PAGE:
'Edge of Darkness'
Rated R for strong bloody violence and language. 117 minutes. Two and a half stars out of four.
It's been seven years since his last film, but Mel Gibson is still playing martyr.
After righteously battling injustice in "Lethal Weapon,” "The Patriot,” "Payback” and others, Gibson plays Thomas Craven, a humble Boston police detective and single father to a 24-year-old daughter, Emma (Bojana Novakovic).
When Emma is killed, Craven sets out to find the killer, a journey that leads him into a complex web of corporate and political cover-up. Hellbent in a beige raincoat, he attacks with little self-regard.
Now 54, Gibson is grayer and grimmer. The wildness and fire that once exploded unpredictably from Gibson is dimmed after several hard years for the actor. But he fits well in "Darkness.”
Some might reasonably swear off films with Gibson, but there aren't a lot of actors making movies that try to bring contemporary rage to the multiplexes. Perhaps, though, crusades needn't always be a bloodbath. With Ray Winstone as a weary, philosophical government operative and Danny Huston as a slick CEO.
'Saint John of Las Vegas'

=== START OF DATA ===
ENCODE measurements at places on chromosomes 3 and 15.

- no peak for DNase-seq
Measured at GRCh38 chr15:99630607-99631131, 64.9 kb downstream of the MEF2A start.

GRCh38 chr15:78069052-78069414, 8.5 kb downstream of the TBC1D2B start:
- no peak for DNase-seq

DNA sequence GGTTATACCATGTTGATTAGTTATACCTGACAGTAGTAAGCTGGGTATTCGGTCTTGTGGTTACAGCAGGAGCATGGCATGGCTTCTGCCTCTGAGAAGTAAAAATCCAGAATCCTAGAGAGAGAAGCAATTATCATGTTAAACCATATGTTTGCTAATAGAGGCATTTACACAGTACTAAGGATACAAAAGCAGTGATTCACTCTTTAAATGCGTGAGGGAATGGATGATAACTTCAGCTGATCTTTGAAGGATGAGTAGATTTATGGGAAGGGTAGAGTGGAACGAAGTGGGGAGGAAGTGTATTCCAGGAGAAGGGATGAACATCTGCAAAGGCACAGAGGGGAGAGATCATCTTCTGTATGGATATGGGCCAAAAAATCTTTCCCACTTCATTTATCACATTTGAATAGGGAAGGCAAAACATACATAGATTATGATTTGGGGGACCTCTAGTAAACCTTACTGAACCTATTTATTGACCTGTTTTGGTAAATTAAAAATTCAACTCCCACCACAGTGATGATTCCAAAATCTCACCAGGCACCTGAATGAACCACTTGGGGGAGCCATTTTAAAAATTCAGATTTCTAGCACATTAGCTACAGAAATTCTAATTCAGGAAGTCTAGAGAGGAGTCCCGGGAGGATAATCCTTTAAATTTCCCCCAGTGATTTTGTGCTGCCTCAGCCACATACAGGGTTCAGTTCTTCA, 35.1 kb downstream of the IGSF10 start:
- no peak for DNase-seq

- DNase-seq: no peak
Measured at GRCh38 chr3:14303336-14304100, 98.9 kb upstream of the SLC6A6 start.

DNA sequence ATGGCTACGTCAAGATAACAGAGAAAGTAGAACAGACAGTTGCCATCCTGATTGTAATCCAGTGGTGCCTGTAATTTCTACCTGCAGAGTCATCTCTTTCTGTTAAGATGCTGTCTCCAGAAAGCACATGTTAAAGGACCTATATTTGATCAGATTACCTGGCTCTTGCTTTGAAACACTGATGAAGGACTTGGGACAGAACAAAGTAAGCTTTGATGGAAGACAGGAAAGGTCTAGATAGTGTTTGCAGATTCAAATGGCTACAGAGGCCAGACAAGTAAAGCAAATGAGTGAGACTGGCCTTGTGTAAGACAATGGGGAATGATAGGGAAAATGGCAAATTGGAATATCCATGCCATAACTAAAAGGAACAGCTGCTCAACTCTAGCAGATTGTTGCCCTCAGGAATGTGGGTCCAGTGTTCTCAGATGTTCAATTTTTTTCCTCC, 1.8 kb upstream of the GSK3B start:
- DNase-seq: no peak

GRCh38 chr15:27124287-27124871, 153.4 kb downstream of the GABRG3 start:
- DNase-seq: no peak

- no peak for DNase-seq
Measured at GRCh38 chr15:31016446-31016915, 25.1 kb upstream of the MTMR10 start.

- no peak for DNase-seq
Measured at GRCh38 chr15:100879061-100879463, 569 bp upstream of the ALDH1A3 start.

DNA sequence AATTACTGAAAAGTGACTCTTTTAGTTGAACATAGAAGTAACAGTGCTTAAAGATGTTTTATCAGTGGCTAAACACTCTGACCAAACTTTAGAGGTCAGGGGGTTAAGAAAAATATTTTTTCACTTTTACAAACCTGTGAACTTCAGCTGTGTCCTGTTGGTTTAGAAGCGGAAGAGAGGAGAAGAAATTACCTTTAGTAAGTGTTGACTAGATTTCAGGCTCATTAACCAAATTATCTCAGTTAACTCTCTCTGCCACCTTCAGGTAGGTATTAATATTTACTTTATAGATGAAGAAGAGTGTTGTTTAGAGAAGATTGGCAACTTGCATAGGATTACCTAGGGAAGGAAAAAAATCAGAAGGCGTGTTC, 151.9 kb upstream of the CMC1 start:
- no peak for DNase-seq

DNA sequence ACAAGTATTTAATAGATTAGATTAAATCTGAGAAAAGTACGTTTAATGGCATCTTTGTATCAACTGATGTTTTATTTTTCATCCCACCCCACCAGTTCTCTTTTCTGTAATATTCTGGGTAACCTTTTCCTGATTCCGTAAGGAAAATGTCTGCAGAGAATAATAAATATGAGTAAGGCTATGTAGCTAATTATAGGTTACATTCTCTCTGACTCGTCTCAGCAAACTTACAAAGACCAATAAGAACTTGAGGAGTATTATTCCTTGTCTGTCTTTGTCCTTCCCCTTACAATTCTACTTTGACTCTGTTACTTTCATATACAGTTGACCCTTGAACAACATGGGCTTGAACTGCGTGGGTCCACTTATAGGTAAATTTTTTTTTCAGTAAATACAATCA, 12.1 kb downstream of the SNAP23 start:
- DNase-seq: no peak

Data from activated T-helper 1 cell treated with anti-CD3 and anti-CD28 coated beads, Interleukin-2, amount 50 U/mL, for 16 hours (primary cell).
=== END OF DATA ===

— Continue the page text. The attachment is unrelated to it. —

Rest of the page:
Rated R for language and some nudity. 85 minutes. Two stars out of four.
This deadpan comedy has Steve Buscemi playing John, an insurance man sent to look into a dubious car accident just outside Vegas.
John doesn't want to go — Vegas did a number on him — but he doesn't resist too hard, either. Maybe he knows it's time he faced his demons. But first-time writer-director Hue Rhodes never tries to fill in the blanks about John's past or compulsions. He's too busy echoing Dante's "Inferno” and sending John on a superficial road trip through Oddsville, USA. Buscemi can do droll desperation with the best of them, but the underdeveloped John remains a cipher. Sarah Silverman is wasted as the sweet contrast to John's weary fatalism. As a portrait of one man's journey toward dignity, "Saint John” isn't bad enough to create its own special circle of hell. As a comedy, though, it's anything but divine.
'When in Rome'
Rated PG-13 for some suggestive content. 117 minutes. One and a half stars out of four.
A vehicle to turn Kristen Bell into the latest romantic comedy star, "When in Rome” is a poor coming-out party.
Bell proved her wit and smarts in the short-lived TV series "Veronica Mars,” and was introduced to many in the Judd Apatow-produced "Forgetting Sarah Marshall.” Though she clearly has many on her side (Will Arnett, Danny DeVito, Jon Heder and her real-life squeeze Dax Shepard all play stalkers under a spell in the film), her charisma is stifled by the cliche when-will-I-ever-get-married story.
She plays a Guggenheim Museum curator who is cursed when she steals five coins tossed into a fountain in Rome.
While she is harassed by Arnett et al., a real suitor (Josh Duhamel) pursues her. Dashing and klutzy, Duhamel generally comes off as better than the material.
The finest moments of the film are his well-timed pratfalls. It's that slapstick that suggests where "When in Rome” might have gone: more screwball and less rom-com.